1. Learn about climate change science, impacts, and solutions.
Check out the many excellent resources that are available to learn about climate change including NWF's Climate Classroom website. Investigate what other schools and organizations are doing to educate their communities and take action on climate change.
2. Calculate your school's "carbon footprint."
Use the Eco-Schools USA Audit to explore how everyday actions at school contribute to greenhouse gas emissions and climate change. Once you know your current footprint, you can devise strategies to decrease it and keep track of your progress.
3. Power down your classroom with WATT WATCHERS.
Start a watt watchers program at your school. Students patrol the halls reducing energy waste by turning off lights, computers and other devices and leaving tickets for those left on.
4. Become an ENERGY STAR school.
Energy-efficient schools can use just one-third as much energy as inefficient schools. Your school can partner with the ENERGY STAR for K-12 program to become more energy efficient, reduce greenhouse gas emissions, and save 30 percent or more on energy bills. Find out more about energy conservation at the Eco-Schools USA Energy Pathway.
5. Reduce, reuse, and recycle.
Reducing, reusing, and recycling at school and in the classroom conserves energy, minimizes pollution, and reduces greenhouse gases. Many items are recyclable, from office paper and beverage containers to electronic equipment and batteries. To find out more about reducing waste, check out the Eco-Schools USA Consumption and Waste Pathway.
6. Green your school grounds.
Planting trees, shrubs and other native plants helps your school reduce its carbon footprint by shading the school building (reducing energy use), providing carbon sinks (plants take in CO2), and also providing essential habitat for wildlife (which are often displaced due to climate change and habitat loss). To find out more about greening your school grounds, check out the Eco-Schools USA Schoolyard Habitats® Pathway.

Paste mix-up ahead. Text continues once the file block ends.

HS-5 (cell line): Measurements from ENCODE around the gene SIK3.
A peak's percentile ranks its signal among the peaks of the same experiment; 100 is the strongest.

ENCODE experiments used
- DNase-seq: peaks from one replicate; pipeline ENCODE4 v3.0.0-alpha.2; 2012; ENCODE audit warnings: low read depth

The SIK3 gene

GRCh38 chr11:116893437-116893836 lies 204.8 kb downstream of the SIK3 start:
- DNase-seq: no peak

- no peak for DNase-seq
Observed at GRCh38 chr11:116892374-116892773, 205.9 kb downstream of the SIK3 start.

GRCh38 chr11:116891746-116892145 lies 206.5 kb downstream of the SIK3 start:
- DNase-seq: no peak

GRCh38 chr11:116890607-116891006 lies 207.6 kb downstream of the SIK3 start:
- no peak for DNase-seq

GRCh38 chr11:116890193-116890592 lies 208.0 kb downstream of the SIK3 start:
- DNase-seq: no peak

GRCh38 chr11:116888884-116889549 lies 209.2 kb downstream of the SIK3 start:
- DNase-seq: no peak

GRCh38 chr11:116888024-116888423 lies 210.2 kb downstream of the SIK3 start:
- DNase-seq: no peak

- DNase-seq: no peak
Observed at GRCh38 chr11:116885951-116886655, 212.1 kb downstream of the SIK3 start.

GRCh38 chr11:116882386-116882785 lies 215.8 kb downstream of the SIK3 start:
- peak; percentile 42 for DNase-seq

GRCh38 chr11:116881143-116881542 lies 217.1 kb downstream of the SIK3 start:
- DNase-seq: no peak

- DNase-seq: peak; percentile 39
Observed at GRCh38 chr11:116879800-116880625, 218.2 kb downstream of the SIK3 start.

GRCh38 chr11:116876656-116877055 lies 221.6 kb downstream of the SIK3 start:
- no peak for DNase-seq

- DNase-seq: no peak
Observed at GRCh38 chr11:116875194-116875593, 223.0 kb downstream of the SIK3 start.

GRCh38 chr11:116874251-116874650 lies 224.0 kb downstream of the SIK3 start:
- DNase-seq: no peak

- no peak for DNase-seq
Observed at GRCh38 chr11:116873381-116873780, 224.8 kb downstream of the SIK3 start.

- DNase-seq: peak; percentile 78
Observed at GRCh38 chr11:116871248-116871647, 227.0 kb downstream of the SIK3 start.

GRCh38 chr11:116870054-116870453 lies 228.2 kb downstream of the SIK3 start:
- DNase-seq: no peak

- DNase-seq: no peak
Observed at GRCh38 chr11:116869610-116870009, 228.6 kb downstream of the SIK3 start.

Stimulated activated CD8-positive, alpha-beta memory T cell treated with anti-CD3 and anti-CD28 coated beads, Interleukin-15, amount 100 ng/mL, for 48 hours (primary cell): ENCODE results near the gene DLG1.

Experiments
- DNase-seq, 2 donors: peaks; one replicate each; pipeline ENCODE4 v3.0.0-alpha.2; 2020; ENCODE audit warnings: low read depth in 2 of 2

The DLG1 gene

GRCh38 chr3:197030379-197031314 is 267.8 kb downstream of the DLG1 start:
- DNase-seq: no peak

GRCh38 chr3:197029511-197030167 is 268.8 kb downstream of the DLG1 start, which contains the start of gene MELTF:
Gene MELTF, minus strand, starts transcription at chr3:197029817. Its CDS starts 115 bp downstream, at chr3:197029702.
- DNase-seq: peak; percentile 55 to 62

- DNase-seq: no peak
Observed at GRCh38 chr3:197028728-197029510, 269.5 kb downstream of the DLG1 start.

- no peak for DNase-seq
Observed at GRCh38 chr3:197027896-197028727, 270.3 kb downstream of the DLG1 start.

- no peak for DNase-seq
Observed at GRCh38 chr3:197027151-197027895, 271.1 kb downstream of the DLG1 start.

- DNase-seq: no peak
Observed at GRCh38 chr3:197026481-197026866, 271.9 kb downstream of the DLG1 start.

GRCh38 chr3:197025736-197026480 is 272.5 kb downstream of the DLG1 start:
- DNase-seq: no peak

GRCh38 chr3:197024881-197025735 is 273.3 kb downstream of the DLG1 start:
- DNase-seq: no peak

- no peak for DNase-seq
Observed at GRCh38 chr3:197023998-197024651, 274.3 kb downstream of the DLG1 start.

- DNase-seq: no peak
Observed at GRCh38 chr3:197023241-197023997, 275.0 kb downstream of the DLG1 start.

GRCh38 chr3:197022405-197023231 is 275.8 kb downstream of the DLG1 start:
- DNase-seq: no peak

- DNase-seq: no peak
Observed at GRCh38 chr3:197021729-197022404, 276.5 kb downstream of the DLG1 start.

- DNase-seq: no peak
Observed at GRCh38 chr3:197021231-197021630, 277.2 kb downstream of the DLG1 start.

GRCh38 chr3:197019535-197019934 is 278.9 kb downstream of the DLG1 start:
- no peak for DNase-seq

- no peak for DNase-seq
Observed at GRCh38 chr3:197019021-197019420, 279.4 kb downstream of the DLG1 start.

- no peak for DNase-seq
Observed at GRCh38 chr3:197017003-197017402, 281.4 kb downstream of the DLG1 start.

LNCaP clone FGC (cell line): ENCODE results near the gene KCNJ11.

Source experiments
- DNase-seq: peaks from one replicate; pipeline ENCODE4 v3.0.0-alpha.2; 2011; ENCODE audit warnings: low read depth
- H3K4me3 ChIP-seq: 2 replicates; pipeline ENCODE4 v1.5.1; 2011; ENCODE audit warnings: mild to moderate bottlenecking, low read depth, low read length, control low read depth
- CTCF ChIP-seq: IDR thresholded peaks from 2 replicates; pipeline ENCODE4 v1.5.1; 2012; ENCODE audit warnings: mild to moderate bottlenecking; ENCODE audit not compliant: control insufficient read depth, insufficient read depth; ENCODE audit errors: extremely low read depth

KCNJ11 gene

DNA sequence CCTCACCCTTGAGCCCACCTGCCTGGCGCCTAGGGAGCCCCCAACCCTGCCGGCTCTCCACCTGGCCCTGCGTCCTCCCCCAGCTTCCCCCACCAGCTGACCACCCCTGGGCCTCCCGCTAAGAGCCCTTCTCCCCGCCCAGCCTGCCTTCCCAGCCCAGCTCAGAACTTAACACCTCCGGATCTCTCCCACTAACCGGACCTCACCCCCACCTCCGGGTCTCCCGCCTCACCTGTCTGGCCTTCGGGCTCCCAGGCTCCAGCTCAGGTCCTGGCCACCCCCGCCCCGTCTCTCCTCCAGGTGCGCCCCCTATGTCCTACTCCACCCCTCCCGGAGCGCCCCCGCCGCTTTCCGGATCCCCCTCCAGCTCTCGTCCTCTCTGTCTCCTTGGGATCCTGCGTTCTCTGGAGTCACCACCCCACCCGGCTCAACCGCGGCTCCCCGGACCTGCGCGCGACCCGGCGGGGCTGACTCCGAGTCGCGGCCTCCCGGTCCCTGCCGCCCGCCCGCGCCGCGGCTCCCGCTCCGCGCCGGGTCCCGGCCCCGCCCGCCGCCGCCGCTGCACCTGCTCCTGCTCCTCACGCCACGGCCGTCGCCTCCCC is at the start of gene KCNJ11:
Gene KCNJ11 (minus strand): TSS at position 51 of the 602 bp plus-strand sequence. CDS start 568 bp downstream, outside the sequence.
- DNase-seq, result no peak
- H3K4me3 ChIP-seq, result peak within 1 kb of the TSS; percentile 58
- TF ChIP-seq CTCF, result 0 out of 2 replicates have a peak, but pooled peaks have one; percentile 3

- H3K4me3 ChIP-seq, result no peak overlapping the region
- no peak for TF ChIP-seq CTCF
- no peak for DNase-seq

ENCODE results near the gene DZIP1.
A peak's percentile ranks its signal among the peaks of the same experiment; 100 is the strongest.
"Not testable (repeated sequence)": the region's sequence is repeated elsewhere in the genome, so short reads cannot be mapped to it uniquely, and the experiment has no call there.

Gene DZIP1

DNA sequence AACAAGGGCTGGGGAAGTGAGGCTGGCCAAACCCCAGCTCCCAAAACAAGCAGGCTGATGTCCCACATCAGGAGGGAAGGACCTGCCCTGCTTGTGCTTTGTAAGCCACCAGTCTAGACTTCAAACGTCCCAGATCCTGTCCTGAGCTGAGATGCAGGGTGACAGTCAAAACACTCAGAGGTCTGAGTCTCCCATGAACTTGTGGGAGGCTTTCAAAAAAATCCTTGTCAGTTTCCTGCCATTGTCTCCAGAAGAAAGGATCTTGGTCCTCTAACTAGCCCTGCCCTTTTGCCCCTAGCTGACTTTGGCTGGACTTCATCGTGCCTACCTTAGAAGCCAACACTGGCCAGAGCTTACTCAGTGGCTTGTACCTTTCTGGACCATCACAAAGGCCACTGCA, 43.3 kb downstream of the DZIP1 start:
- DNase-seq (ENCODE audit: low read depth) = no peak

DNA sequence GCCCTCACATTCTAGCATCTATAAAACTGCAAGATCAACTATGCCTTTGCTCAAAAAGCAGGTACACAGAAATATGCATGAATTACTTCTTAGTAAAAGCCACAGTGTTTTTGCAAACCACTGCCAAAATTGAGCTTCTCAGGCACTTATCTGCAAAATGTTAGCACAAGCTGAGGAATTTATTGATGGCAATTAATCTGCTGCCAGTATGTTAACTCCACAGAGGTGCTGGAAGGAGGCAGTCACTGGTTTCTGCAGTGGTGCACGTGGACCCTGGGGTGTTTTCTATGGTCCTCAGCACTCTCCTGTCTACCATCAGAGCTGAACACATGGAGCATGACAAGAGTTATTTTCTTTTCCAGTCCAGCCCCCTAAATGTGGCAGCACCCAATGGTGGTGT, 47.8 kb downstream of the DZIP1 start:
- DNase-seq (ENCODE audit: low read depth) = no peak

7. Reduce your school's transportation emissions.
Driving cars is a major contributing factor to climate change. Have students explore alternatives to driving private cars to school including walking, biking and public transportation. Have students develop an anti-idling campaign to reduce excessive idling in front of schools, or develop a bike- or walk-to-school-day. To find out more about reducing your school's transportation footprint, check out the Eco-Schools USA Transportation Pathway.
8. Encourage your school to serve local foods.
By working with your cafeteria staff to locate and serve local foods whenever possible, your school will reduce the amount of energy used to produce and transport food. Most food travels thousands of miles before it is served. Local foods are not just more energy-efficient; they also tend to be fresher and less processed, promote healthy eating habits and support the local economy. Learn more using our Sustainable Foods Pathway.
9. Research and encourage your school to use alternative energy.
Many schools today are exploring alternative energy sources including solar, wind and geothermal. Provide opportunities for students to get involved in design challenges using alternative energy sources. Competition can be a healthy driver to creativity and innovation!
10. Explore green careers.
"Green" or environmental careers are one of the fastest growing sectors in the job market. Most "green" careers are focused on protecting and conserving the environment. Display your progress on bulletin boards and displays around the school. Hold school or community events that focus on water conservation actions and wastewater issues. As older students begin to think about college and career opportunities, explore the vast array of green jobs that are available. Learn more at NWF's EcoLeaders.
Place your order today for the themed box that delivers everything you need to create family memories while discovering nature and wildlife.Read More
Get a glimpse inside the first commercial flight—powered by Virgin Atlantic—to use advanced waste-based biofuels.Read More
The National Wildlife Federation outlines 12 recommendations to protect America from hurricanes and worsening extreme storms.Read More
There are fewer than 40 red wolves left in the wild—freely roaming the forests and marshes of eastern North Carolina.Read More
You don't have to travel far to join us for an event. Attend an upcoming event with one of our regional centers.